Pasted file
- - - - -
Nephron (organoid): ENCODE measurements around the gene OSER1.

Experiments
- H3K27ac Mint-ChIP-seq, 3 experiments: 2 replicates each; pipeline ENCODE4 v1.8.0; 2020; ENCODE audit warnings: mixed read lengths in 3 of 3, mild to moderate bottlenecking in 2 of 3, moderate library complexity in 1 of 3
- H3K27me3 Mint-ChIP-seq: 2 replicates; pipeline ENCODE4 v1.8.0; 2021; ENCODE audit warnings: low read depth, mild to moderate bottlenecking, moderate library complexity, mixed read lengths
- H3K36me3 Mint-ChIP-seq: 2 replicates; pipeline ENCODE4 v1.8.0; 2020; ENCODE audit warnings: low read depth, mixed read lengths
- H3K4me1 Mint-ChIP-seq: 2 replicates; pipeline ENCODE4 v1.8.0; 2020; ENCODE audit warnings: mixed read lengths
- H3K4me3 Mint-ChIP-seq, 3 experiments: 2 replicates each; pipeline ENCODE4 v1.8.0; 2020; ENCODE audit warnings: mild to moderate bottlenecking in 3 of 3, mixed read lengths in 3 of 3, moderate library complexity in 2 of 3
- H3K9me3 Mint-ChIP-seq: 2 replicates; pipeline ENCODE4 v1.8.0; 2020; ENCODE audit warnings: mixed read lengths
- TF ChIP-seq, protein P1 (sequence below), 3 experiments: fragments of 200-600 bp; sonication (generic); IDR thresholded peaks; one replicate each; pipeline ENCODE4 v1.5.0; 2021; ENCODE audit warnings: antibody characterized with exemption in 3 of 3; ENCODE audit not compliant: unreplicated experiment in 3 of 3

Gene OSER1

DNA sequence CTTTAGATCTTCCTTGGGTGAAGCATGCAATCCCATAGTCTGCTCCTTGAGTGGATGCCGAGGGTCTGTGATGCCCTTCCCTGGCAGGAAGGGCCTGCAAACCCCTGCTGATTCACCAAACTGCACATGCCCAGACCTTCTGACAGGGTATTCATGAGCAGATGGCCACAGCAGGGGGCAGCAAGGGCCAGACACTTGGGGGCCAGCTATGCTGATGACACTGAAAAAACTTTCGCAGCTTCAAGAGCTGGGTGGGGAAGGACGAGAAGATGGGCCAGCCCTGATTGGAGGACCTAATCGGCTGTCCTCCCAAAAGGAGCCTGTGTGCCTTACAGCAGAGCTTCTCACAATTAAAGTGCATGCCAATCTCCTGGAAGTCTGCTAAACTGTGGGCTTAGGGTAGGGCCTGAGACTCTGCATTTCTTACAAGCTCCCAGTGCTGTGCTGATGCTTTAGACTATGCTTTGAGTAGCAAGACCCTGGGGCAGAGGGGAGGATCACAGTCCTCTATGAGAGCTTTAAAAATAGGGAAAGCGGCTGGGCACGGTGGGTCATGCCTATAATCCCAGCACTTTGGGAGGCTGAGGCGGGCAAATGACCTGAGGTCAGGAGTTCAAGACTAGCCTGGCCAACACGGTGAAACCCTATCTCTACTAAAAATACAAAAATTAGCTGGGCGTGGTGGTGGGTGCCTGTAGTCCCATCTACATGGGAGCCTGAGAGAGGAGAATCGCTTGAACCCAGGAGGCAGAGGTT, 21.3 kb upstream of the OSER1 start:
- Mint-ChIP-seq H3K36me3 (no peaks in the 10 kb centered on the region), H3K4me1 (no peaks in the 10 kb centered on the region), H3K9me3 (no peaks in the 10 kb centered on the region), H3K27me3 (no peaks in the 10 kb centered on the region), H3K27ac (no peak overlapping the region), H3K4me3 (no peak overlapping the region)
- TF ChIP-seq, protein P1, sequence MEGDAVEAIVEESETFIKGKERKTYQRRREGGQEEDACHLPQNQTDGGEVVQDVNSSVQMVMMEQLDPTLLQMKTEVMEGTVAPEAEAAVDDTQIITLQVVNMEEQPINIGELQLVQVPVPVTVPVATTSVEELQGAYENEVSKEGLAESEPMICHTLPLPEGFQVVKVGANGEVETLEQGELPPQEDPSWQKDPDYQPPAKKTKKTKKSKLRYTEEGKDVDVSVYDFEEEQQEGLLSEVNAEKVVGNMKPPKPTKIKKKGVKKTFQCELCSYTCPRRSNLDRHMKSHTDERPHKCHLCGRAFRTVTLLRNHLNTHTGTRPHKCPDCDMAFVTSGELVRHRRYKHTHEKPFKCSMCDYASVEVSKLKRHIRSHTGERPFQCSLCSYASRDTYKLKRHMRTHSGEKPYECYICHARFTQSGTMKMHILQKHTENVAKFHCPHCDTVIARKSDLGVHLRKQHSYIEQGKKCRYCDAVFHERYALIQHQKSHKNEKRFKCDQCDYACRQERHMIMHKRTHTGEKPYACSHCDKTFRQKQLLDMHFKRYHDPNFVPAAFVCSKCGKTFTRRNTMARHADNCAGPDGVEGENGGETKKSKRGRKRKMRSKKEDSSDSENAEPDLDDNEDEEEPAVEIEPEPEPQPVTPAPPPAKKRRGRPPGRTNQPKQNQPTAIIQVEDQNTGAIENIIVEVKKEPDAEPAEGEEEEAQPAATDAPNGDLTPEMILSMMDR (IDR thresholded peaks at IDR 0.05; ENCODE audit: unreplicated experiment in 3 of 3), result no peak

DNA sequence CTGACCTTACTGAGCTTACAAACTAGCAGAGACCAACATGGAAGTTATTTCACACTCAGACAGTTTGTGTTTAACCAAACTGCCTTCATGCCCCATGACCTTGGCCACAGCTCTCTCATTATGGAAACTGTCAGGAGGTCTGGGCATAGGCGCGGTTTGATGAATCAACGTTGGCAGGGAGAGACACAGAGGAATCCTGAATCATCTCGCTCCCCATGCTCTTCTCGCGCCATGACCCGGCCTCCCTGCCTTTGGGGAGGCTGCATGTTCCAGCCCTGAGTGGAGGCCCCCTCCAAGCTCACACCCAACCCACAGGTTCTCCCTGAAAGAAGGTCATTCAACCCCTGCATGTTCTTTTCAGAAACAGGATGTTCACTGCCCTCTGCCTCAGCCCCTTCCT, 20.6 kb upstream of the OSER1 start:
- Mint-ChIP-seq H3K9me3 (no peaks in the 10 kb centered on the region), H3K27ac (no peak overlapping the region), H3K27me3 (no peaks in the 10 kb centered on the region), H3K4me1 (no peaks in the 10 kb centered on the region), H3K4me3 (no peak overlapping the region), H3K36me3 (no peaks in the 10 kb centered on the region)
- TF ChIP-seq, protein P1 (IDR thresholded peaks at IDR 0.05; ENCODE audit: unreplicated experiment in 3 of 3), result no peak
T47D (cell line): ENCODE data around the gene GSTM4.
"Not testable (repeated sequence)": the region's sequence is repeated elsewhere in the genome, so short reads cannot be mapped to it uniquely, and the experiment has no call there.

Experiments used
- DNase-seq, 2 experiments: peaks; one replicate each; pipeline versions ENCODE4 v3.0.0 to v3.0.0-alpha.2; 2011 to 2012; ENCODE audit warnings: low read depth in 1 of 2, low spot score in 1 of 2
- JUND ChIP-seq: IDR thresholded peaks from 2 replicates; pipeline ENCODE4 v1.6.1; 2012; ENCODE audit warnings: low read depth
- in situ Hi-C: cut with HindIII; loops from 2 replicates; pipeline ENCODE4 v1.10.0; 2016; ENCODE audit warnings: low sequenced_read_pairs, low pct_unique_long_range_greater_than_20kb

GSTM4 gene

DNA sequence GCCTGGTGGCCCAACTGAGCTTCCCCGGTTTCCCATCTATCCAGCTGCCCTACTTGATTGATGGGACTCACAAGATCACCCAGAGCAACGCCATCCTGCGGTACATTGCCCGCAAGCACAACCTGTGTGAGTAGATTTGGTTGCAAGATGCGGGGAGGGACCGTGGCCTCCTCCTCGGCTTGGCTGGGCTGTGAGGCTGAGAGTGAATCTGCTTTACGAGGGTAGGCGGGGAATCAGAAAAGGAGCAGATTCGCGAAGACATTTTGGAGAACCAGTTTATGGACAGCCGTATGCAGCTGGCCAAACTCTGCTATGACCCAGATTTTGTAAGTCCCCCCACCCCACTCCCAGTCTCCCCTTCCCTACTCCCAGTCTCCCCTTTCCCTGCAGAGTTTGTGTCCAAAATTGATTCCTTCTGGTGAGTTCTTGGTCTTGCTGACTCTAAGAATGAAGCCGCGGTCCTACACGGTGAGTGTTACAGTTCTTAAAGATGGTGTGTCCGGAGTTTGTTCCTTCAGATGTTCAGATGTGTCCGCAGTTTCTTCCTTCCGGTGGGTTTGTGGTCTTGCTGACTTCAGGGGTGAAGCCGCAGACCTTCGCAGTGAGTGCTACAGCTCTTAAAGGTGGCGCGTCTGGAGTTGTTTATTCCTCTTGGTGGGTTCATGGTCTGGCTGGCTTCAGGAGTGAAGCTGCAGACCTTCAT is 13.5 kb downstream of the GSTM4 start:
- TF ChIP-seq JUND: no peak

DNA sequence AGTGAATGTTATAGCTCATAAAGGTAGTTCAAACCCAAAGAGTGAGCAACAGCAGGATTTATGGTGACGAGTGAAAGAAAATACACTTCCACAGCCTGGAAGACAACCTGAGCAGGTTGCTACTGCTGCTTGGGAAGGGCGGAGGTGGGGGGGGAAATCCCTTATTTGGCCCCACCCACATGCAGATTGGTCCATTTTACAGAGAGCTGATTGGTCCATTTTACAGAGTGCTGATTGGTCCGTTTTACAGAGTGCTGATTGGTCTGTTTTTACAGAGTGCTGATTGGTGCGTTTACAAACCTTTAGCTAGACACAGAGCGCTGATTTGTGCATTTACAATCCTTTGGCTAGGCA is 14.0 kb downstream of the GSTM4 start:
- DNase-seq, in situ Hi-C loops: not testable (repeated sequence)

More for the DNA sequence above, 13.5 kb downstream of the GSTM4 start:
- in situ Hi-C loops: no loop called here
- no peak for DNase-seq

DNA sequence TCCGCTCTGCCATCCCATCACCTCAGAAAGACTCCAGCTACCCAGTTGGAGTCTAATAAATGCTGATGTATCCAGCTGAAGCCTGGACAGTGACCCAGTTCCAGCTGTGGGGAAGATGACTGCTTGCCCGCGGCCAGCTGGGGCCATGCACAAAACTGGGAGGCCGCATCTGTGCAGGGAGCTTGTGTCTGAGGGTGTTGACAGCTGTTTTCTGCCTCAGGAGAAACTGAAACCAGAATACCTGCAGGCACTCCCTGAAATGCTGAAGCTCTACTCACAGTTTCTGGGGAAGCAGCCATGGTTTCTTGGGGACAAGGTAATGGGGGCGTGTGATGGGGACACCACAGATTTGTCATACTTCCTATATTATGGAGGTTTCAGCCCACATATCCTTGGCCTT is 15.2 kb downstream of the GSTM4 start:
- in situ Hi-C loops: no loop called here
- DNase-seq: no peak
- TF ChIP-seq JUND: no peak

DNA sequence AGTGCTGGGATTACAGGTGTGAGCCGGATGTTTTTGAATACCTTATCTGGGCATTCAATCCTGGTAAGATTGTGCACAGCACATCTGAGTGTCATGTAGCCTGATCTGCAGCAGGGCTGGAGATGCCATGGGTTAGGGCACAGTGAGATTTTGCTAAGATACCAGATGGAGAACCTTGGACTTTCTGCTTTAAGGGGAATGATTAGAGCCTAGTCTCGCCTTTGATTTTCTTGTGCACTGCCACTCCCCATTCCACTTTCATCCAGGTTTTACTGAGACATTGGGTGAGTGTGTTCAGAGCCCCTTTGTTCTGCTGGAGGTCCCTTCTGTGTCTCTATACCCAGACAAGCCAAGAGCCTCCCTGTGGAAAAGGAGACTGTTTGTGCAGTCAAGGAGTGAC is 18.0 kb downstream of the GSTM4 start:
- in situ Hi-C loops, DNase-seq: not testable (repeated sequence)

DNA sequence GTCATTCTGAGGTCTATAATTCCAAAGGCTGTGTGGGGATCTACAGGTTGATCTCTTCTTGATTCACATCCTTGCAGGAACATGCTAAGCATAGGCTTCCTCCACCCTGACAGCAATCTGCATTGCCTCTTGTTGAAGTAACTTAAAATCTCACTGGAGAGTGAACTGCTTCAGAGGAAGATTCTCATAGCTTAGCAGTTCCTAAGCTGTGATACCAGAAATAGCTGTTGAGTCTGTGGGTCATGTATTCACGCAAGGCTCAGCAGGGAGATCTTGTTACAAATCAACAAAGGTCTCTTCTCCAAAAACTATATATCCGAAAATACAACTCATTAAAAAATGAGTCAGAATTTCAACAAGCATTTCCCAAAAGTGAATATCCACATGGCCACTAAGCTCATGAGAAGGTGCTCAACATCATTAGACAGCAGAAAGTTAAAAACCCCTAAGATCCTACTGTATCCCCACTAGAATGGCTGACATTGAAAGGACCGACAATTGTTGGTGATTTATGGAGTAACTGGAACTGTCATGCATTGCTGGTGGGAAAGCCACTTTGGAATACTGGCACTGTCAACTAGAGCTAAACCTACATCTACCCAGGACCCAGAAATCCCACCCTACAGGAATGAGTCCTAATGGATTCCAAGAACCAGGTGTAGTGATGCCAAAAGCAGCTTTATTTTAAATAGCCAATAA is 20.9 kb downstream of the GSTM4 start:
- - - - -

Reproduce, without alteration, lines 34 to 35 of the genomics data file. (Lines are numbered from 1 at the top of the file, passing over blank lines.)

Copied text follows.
- TF ChIP-seq JUND: no peak

DNA sequence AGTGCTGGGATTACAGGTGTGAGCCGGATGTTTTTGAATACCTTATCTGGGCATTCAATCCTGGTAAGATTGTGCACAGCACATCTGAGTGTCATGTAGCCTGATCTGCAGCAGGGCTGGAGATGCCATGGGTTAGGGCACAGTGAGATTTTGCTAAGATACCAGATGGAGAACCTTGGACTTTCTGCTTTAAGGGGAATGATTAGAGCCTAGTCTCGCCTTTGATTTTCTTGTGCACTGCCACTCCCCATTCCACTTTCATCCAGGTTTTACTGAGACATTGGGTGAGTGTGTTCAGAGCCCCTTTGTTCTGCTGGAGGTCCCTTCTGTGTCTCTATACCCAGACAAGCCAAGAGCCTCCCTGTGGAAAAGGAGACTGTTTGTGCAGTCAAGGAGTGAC is 18.0 kb downstream of the GSTM4 start: